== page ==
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No good martinis today, but join Jim and Greg as they react to the Biden administration urging employers to mandate vaccinations regardless of how courts rule on the new OSHA rule. They also fume as Biden considers shutting down a key Great Lakes pipeline even though energy prices are set to skyrocket this winter. And they wade into the bizarre internet guessing game of where California Gov. Gavin Newsom has been for the past two weeks.

 

Join Jim and Greg as they cheer the Fifth U.S. Circuit of Appeals for placing a stay on President Biden’s order mandating vaccinations for everyone at companies employing 100 or more people. They also welcome the latest indictment from the Durham investigation into the origins of the Russian collusion probe and what it may foreshadow about where Durham is focused next. And they fume as 13 House Republicans vote in favor of the bloated $1.2 trillion infrastructure bill and save Democrats from even more political dysfunction and embarrassment.

Join Jim and Greg for all good martinis today! First, they celebrate Glenn Youngkin’s win over Terry McAuliffe in the Virginia governor’s race and other good news for GOP candidates in Virginia. They’re also pleasantly surprised by the very strong showing by Jack Ciattarelli in the New Jersey governor’s race, suggesting Republicans can be competitive just about anywhere next year if they play their cards right. They react to Democrats and liberal media pundits learning nothing from the election results and preparing to double down on the same failed strategies. And they highlight more results from around the country that give conservatives reason to smile.

 

Join Jim and Greg as they dissect new polls that show voters trusting Republicans more on several key issues and by wide margins.  They also roll their eyes at the climate summit in Scotland and at climate envoy John Kerry’s effort to end energy derived from coal altogether. And they unload at the Lincoln Project and its Democratic operative allies for Friday’s stunt aimed at looking like white supremacists were supporting the GOP candidate for governor in Virginia.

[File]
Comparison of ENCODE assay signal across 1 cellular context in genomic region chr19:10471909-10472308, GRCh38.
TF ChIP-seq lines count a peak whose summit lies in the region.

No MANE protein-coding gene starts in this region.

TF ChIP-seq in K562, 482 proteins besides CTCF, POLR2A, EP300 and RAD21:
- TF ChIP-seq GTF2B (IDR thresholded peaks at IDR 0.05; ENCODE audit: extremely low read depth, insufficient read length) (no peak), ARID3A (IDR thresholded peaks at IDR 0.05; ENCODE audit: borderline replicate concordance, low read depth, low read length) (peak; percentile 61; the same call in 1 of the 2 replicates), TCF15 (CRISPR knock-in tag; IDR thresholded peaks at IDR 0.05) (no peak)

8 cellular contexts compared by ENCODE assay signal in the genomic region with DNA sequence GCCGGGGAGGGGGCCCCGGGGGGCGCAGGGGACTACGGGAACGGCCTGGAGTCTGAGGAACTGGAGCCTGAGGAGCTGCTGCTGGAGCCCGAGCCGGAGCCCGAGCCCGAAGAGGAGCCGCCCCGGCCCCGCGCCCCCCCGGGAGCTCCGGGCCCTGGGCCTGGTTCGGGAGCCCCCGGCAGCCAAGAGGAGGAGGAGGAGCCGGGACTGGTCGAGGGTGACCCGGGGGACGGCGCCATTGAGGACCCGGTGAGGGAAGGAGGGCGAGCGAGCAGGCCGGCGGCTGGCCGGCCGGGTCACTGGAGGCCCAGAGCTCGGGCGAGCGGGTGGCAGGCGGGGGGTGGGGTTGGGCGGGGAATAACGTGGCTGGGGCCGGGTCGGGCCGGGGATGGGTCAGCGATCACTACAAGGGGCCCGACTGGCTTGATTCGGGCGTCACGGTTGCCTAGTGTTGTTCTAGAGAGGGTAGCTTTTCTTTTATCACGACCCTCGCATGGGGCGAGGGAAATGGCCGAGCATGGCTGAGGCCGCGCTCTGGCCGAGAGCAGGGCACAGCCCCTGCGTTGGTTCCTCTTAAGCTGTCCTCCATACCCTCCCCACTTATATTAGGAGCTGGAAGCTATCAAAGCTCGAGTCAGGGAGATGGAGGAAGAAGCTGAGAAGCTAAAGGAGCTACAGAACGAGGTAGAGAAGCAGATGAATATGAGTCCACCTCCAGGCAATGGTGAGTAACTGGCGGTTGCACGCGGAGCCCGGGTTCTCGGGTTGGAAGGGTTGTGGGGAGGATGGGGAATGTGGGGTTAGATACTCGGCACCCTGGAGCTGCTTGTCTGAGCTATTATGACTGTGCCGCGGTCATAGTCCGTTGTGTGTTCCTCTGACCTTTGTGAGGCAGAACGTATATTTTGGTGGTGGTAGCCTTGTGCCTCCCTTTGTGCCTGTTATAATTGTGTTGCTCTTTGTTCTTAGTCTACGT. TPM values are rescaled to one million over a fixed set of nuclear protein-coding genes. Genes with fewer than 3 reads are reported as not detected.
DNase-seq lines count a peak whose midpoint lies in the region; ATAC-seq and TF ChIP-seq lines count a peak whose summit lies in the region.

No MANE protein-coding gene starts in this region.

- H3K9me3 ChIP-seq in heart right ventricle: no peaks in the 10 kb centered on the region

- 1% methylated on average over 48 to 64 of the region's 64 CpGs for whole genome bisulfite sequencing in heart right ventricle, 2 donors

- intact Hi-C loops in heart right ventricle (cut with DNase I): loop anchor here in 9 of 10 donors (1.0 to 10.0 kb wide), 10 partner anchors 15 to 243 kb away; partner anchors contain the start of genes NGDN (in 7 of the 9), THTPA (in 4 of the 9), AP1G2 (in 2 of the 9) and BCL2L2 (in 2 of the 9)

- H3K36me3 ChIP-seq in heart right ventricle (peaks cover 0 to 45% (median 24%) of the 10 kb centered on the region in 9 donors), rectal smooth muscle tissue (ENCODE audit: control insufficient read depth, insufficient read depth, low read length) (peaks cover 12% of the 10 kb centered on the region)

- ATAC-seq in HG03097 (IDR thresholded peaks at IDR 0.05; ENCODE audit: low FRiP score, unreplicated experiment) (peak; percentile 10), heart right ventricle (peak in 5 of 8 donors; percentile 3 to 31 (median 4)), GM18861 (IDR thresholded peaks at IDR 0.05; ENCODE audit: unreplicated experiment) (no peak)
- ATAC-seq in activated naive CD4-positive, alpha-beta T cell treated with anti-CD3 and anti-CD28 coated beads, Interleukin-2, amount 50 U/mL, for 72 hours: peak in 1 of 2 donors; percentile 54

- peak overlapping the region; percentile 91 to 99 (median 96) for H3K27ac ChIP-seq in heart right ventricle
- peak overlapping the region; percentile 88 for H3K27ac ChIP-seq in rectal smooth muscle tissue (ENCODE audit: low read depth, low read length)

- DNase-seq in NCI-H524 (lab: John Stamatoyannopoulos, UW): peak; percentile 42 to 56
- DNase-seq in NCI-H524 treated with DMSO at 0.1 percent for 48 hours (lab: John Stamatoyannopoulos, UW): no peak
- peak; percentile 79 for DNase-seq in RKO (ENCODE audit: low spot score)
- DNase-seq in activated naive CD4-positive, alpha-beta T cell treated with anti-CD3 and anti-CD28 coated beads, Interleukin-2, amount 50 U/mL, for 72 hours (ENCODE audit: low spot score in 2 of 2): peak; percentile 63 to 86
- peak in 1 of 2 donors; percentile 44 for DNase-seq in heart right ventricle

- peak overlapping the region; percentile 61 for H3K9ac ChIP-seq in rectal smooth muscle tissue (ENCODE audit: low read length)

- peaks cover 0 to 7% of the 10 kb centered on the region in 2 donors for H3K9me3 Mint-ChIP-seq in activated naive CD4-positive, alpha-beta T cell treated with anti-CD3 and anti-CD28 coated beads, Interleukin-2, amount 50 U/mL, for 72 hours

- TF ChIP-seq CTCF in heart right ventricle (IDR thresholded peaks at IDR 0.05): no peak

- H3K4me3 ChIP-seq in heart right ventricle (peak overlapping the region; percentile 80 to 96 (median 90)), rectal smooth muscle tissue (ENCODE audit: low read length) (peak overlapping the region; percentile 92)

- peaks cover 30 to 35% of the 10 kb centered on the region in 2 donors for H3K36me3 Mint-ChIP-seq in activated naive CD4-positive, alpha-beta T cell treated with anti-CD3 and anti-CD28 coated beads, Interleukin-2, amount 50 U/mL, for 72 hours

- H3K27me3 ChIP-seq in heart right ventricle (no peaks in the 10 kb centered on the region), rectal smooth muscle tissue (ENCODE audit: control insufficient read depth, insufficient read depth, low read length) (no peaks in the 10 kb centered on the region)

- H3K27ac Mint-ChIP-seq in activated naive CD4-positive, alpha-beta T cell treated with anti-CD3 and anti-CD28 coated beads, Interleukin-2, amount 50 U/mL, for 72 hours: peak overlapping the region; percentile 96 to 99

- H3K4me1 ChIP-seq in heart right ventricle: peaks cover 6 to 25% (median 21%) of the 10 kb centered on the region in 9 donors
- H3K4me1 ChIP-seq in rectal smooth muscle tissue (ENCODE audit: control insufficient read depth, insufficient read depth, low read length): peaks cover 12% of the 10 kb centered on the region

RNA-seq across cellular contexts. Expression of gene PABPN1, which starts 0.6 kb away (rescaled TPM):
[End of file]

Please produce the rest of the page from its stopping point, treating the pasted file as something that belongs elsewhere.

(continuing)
This week on Hubwonk, Joe Selvaggi talks with global supply chain expert, MIT Professor Yossi Sheffi about the unprecedented global supply and demand shocks created by the Covid-19 pandemic and how effective supply chain managers in an integrated world economy adapted to provide consumers with food, goods, and vaccines in record time.

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Jim Geraghty is back! Join Jim and Greg as they welcome the National School Board Association no longer accusing parents of being domestic terrorists but they still have a lot of questions. They also wince as evidence piles up that an economy that should be in a robust recovery is slowing down and possibly headed into a recession. And they get a kick out of Terry McAuliffe saying Stacey Abrams was the real winner of the 2018 Georgia governor’s race after falsely accusing Glenn Youngkin for months of disputing the 2020 election results.

 

This week on JobMakers, host Denzil Mohammed talks with John Dearie, founder and president of the Center for American Entrepreneurship, a Washington, D.C.-based research, policy and advocacy organization. Immigration is core to his mission to build a policy environment that promotes entrepreneurship because he knows all too well that the United States was and continues to be built by entrepreneurial immigrants who had the drive and determination to pick up, leave everything they know behind, and build a new life in a new homeland. So to John, it is no surprise they are twice as likely to take another risk: start a business. He’s also seen across the country frustration among business owners, both U.S.-born and foreign-born, at an immigration system that works against this country’s interest. Why? Because it doesn’t seek to actively attract or retain talent from the rest of the world. John sees the decline in U.S. entrepreneurship and believes that more immigration, not less, would power the nation’s economy and innovation, which have made us the global leader. Instead, he’s seeing an unnecessarily partisan and toxic approach to immigration that, he says, harms us all and is inherently unamerican, as you’ll discover in this week’s JobMakers.